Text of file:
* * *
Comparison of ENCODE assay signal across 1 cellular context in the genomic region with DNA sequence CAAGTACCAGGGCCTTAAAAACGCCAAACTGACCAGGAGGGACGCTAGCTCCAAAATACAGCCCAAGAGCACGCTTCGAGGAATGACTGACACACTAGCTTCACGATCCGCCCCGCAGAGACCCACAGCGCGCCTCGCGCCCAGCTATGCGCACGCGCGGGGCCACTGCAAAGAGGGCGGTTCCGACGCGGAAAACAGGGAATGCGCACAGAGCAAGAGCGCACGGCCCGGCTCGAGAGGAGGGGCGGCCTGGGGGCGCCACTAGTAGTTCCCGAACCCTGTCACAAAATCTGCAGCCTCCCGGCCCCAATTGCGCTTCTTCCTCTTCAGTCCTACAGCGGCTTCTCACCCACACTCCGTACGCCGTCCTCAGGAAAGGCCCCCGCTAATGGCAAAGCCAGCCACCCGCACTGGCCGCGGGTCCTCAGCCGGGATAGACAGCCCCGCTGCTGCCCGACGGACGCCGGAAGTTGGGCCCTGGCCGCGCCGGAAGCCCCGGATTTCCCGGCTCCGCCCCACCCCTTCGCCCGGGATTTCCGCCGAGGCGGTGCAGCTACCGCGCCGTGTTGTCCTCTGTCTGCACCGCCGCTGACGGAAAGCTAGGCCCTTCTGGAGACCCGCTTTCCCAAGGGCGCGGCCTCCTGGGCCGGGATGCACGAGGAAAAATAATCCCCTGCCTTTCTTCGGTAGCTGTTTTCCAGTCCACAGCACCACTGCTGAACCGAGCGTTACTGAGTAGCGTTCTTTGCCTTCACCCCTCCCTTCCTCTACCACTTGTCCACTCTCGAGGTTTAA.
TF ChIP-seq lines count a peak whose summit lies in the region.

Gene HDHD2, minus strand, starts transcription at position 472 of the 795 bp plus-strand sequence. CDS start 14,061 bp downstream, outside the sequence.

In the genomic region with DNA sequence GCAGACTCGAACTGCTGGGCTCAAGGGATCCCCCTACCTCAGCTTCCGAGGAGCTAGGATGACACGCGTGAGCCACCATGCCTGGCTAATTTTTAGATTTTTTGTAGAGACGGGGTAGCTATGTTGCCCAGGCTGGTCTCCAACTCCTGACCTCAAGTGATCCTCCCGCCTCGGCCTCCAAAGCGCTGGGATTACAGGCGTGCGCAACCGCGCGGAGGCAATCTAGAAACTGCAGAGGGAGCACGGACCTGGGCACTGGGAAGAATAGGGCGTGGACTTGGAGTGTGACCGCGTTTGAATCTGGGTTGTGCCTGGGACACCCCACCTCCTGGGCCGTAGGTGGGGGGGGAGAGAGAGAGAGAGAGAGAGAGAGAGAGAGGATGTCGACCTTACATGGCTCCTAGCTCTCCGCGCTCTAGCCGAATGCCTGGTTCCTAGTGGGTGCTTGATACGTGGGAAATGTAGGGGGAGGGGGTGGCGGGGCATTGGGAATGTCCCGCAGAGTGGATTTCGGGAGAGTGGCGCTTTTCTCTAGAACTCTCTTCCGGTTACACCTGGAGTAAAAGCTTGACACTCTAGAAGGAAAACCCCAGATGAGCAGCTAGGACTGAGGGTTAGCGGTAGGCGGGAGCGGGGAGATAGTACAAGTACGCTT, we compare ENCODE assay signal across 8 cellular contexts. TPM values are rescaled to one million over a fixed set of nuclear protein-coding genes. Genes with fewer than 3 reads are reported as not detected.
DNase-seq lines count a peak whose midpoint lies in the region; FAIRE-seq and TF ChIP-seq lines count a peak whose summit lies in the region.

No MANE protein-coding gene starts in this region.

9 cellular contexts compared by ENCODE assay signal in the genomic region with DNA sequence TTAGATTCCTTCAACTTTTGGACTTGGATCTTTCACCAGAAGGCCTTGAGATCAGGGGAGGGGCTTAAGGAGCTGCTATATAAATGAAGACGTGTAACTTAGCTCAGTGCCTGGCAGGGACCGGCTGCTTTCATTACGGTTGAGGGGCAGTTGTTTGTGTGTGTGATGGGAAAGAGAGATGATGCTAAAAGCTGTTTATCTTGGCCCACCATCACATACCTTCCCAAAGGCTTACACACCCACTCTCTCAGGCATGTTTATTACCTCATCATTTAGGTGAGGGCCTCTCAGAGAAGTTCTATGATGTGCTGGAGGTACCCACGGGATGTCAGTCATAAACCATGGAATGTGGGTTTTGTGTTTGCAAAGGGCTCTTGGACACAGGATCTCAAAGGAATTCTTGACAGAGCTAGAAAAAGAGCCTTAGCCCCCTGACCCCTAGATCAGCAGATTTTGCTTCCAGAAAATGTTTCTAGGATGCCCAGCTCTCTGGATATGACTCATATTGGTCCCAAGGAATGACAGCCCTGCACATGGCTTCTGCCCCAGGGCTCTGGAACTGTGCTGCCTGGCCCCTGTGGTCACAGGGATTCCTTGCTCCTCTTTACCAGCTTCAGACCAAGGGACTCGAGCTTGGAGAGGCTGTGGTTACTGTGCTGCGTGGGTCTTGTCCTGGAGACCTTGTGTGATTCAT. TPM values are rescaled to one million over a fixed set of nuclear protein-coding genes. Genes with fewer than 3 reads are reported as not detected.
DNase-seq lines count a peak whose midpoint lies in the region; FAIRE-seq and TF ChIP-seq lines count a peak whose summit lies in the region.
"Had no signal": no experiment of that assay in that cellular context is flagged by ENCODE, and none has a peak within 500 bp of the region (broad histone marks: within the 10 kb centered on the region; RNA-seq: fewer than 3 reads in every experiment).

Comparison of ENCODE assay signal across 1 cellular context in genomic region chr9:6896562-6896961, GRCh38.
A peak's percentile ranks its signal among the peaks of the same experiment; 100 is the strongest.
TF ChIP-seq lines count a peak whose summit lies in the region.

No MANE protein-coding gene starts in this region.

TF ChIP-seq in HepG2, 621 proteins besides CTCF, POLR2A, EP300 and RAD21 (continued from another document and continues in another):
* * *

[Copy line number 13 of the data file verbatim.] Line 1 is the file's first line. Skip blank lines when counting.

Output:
No MANE protein-coding gene starts in this region.